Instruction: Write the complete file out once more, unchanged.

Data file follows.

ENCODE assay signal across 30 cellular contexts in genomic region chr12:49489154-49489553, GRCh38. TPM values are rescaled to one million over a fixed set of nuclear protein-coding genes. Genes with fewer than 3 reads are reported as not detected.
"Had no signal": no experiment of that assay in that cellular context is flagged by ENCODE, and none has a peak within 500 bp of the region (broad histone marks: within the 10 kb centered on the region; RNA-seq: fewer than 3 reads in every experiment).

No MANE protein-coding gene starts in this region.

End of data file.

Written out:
ENCODE assay signal across 30 cellular contexts in genomic region chr12:49489154-49489553, GRCh38. TPM values are rescaled to one million over a fixed set of nuclear protein-coding genes. Genes with fewer than 3 reads are reported as not detected.
"Had no signal": no experiment of that assay in that cellular context is flagged by ENCODE, and none has a peak within 500 bp of the region (broad histone marks: within the 10 kb centered on the region; RNA-seq: fewer than 3 reads in every experiment).

No MANE protein-coding gene starts in this region.